However, the circuit can nonetheless resolve two pulses within the desired range occurring within 83 nanoseconds of each other. The flip-flop FF4 requires 14 nanoseconds after the receipt of a positive pulse at its Cp input until the information appears at its output Q4. It then requires an additional 40 seconds until it can reset itself and for the Q4 output to return to ZERO. It may then receive a subsequent pulse at its clock input CP to restart the process. Consequently, two pulses separated by 56 nanoseconds, and certainly if separated by 60 nanoseconds, will produce two separate output pulses on the output lead 20.
Further, for an input pulse within the window, the positive-going pulse from the invertor I3 must not reach the clock input CP of the flip-flop FF4 before it can transfer a ONE to its Q4 output. From the time the first comparator COM.sub. 1 produces a ONE, this requires 14 nanoseconds for Q1 to first go to ONE, and, subsequently, 15 nanoseconds, with Q1 at one, before the D input to the flip-flop FF4 sets up, totaling 29 nanoseconds. However, the invertor I3 delays 12 nanoseconds in transfering from ZERO to ONE; thus the input pulse need maintain the comparator COM1 at ONE for only 17 nanoseconds. An input pulse that allows the comparator COM1 to return to ZERO before 17 nanoseconds will produce no output pulse.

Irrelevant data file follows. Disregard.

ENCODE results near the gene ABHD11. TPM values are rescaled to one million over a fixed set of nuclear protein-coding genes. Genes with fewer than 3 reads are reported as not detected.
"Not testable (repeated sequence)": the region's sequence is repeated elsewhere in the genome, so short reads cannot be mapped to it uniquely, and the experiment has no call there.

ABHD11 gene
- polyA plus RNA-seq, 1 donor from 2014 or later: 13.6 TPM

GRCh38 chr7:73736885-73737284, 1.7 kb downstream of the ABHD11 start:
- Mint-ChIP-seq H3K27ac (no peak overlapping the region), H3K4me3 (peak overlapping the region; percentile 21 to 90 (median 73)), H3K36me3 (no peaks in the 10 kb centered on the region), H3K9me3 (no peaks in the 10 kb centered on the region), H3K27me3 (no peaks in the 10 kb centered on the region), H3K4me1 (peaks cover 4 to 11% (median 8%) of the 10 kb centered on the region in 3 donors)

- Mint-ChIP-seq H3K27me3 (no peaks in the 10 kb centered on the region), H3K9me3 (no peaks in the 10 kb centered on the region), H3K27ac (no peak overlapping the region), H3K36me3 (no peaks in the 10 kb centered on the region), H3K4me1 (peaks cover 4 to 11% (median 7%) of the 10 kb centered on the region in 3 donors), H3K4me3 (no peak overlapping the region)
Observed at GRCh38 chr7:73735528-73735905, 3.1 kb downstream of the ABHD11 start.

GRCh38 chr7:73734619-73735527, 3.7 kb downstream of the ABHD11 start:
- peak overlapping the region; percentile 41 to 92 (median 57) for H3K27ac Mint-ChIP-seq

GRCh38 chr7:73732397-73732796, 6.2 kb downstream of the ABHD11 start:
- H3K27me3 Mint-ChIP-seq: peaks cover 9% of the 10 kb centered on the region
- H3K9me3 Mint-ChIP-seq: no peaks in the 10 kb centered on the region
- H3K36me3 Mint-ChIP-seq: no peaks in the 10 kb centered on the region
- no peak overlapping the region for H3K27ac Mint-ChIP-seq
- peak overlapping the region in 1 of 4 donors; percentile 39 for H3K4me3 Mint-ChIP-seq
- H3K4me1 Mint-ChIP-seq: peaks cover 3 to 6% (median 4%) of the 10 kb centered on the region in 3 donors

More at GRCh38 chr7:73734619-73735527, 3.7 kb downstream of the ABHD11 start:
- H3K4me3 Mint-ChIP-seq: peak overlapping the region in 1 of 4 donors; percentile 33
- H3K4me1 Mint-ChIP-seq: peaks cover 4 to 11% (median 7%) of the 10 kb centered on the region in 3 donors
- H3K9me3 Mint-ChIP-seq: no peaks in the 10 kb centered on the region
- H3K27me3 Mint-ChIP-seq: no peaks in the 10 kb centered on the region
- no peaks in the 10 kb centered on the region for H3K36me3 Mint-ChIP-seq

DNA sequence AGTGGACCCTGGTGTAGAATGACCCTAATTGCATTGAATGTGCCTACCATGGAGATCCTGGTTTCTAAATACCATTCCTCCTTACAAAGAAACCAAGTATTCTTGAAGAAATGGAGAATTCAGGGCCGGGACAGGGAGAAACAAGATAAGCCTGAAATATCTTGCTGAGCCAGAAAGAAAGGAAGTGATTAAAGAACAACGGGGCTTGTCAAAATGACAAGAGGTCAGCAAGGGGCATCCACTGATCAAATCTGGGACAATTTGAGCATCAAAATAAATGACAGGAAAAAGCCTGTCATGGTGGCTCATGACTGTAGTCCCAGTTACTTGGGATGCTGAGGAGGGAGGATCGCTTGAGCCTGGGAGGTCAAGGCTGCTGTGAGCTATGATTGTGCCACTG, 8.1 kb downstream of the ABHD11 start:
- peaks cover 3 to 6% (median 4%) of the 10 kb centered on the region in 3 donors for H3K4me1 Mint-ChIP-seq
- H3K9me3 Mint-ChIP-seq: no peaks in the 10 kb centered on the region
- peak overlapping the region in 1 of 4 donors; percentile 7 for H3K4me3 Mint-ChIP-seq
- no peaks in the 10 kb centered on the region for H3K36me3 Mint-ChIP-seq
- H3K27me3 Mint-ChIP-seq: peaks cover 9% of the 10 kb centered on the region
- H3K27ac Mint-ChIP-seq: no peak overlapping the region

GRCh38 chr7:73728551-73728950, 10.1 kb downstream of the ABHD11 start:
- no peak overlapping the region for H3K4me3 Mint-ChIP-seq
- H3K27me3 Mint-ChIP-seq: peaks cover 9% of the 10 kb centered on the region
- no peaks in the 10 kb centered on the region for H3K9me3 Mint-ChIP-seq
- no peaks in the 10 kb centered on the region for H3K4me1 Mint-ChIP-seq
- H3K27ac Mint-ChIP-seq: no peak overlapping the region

Lastly, the circuit requires approximately 83 nanoseconds to construct an output pulse after the comparator COM1 goes to ONE. Moreover, the comparator COM1 must remain at ONE for at least 17 nanoseconds or else no output results. Accordingly the circuit requires no more than 67 nanoseconds, or 70 nanoseconds to allow leeway, after COM1 returns to ZERO to produce the appropriate output pulse.
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|U.S. Classification||327/74, 327/97, 327/70|